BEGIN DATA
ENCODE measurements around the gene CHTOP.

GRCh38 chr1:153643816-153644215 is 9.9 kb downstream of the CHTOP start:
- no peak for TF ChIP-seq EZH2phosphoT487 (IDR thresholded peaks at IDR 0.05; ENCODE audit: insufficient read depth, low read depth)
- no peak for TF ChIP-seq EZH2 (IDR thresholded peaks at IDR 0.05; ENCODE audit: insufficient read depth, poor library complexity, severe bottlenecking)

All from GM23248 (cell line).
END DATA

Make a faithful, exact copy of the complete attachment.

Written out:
ENCODE measurements around the gene CHTOP.

GRCh38 chr1:153643816-153644215 is 9.9 kb downstream of the CHTOP start:
- no peak for TF ChIP-seq EZH2phosphoT487 (IDR thresholded peaks at IDR 0.05; ENCODE audit: insufficient read depth, low read depth)
- no peak for TF ChIP-seq EZH2 (IDR thresholded peaks at IDR 0.05; ENCODE audit: insufficient read depth, poor library complexity, severe bottlenecking)

All from GM23248 (cell line).